That the contract which is the basis of this suit was executed in the City of Memphis, Tennessee, by W. B. Dunavant & Co. and was negotiated in the first instance by Brian Kelley, who was an independent cotton broker and merchant in Earle, Arkansas, and who did business as such with W. B. Dunavant & Co., and presumably with other persons and firms who were engaged in the same or similar businesses.

The motion to quash the service of course admits such assertions of fact in the complaint as are not controverted by the motion. Moreover, the burden is on the moving party to produce evidence to sustain the allegations of the motion. Running v. Southwest Freight Lines, 227 Ark. 839, 303 S.W.2d 578 (1957). Tested by that rule, we find Dunavant's affidavit insufficient to sustain his motion.

The only point of fact that might be said to be controverted is whether Brian Kelley acted as Dunavant's agent. Nix asserts positively that Kelley was in fact Dunavant's agent or broker. He asserts that Kelley "met with Plaintiff and other cotton producers in Cross county and outlined the terms of the contract and whom it was with." The contract, which was presented by Kelley for Nix's signature, was typed on Dunavant's stationery. Nix also states that Kelley was paid by Dunavant for obtaining the contracts.

None of those statements are actually denied by Dunavant's affidavit. He merely alleges, as a conclusion of law, that Kelley was "an independent cotton broker and merchant." A broker, however, is ordinarily the agent of the person who pays him. Morrison v. Bland, 226 Ark. 514, 291 S.W.2d 243 (1956); Bouvier's Law Dictionary (8th ed., 1914). Kelley certainly was not representing both parties in negotiating the terms of the contract. Thus it is actually an undisputed fact that Dunavant, acting through his agent, negotiated the agreement in Arkansas. There is, as we have said, no other point of fact even ostensibly in controversy.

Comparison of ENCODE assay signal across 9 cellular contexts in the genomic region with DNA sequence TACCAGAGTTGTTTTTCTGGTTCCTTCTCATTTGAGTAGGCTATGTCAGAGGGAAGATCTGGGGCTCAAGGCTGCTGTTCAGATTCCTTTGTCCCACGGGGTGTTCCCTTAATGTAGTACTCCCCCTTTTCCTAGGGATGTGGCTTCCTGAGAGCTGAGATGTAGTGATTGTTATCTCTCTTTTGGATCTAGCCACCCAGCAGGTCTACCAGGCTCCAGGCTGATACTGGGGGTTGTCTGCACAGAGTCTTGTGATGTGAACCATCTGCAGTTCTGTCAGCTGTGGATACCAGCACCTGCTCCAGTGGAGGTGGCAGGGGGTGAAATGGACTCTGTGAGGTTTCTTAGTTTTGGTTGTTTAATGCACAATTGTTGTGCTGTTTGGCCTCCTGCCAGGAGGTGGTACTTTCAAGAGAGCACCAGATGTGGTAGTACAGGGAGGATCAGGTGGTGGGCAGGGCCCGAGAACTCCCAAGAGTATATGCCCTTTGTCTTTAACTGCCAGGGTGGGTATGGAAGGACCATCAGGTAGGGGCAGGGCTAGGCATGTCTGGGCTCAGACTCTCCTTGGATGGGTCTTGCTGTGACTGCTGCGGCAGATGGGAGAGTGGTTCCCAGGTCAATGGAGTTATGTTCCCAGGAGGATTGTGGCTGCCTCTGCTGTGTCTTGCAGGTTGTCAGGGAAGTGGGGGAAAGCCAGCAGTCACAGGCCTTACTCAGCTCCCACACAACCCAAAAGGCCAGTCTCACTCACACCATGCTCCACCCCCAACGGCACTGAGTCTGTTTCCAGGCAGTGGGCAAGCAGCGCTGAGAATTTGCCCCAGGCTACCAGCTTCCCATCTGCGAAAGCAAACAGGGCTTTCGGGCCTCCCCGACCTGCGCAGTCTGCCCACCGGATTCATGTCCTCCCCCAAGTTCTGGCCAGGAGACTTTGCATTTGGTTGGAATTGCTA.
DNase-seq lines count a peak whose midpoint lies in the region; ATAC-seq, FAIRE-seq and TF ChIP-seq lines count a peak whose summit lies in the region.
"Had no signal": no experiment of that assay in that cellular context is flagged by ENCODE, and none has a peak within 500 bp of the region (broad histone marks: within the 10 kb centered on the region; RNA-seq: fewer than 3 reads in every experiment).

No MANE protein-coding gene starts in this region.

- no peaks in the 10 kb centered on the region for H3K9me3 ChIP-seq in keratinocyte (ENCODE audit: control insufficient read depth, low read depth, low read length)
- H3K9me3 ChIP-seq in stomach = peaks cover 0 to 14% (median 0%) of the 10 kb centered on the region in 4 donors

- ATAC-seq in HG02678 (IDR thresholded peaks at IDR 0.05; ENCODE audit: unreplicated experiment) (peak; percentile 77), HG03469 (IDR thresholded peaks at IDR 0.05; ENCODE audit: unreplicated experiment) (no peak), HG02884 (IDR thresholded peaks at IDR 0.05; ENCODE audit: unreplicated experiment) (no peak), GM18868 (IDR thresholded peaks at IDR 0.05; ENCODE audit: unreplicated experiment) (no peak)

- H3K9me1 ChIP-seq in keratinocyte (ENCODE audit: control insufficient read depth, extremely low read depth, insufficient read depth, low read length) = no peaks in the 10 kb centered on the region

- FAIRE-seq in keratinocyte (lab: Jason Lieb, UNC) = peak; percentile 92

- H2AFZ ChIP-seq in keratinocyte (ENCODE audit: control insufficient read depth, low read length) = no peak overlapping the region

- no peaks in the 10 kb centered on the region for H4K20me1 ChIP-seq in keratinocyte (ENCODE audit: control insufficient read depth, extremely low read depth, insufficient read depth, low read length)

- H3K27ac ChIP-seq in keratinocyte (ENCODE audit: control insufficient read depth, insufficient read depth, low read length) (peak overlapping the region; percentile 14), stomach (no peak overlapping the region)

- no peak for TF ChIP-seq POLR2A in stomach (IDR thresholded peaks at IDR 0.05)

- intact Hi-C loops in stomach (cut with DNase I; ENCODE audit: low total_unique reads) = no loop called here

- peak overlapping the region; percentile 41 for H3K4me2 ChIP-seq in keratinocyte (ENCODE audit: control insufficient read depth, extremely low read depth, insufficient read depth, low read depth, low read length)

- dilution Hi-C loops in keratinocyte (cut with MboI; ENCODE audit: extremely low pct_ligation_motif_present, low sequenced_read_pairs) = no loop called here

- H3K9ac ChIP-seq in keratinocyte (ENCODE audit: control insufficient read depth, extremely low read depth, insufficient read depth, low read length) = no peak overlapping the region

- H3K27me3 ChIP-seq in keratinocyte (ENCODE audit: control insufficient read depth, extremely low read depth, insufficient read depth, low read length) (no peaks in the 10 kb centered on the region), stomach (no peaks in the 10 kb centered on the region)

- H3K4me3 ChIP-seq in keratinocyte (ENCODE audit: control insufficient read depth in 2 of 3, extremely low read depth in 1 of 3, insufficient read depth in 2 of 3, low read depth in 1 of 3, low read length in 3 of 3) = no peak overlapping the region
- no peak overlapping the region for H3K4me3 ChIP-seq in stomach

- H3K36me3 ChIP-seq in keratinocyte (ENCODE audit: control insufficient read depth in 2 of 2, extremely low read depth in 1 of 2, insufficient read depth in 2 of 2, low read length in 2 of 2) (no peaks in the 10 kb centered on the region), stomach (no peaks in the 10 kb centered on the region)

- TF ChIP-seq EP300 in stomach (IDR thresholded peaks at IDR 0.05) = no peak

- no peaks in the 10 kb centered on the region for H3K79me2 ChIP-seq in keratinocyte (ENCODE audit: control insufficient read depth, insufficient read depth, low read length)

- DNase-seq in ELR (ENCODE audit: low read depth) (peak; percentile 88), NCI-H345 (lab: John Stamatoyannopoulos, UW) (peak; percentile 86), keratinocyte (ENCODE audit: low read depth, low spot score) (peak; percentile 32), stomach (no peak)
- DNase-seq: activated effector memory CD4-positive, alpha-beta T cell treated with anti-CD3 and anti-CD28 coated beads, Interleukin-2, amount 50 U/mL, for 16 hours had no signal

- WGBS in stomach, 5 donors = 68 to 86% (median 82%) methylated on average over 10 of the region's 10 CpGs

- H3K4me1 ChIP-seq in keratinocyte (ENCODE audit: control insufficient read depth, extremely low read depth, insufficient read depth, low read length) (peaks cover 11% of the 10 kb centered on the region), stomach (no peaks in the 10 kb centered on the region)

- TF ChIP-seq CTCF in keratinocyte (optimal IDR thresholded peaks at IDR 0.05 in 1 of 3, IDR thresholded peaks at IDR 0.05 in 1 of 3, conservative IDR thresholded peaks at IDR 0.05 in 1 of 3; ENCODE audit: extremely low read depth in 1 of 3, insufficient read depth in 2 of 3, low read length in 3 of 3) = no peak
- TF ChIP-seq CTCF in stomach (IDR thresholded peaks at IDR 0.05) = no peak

We have said that "a person who avails himself of the privilege of conducting activities in another state is subject to suit there if his contacts in that state have been such that the maintenance of the suit would not offend traditional notions of fair play and substantial justice." Wichman v. Hughes, supra. With specific reference to contracts, Leflar states: "A number of cases have presented the question whether the making of a contract in *765 the state suffices to sustain the state's jurisdiction in causes of action arising out of the contract. If local completion of the contract were by happenstance merely, as between parties who were airline passengers flying over the state, with no other local contacts in the transaction, the answer would be negative. The substantiality of contracts should not be so mechanically measured. But if the contract was made in F by deliberate choice as a place of contracting, or because that was where the contemplated transaction was centered, or because the contract was to be performed there, the contracts are substantial." Leflar, supra, § 43. Moreover, even though, as here, the final execution of the agreement takes place outside the state, the necessary contracts may be found to exist if the contract is to be performed here. Woods, The Uniform Long-Arm Act in Arkansas, 22 Ark.L.Rev. 627, 633 (1969).

Here the necessary contacts with Arkansas were far beyond the minimum required by due process. Dunavant negotiated the agreement through his paid agent in Arkansas. The contract involved an Arkansas crop to be produced on Arkansas land. The grower was required to conform to exact specifications in the production, harvesting, and ginning of the crop, all of which were to take place in Arkansas. Dunavant reserved the privilege of controlling the heat and cleaning equipment to be used in ginningactivities for his own protection that had to be performed in Arkansas. When ginned, the cotton was to be delivered to a warehouse in Arkansas.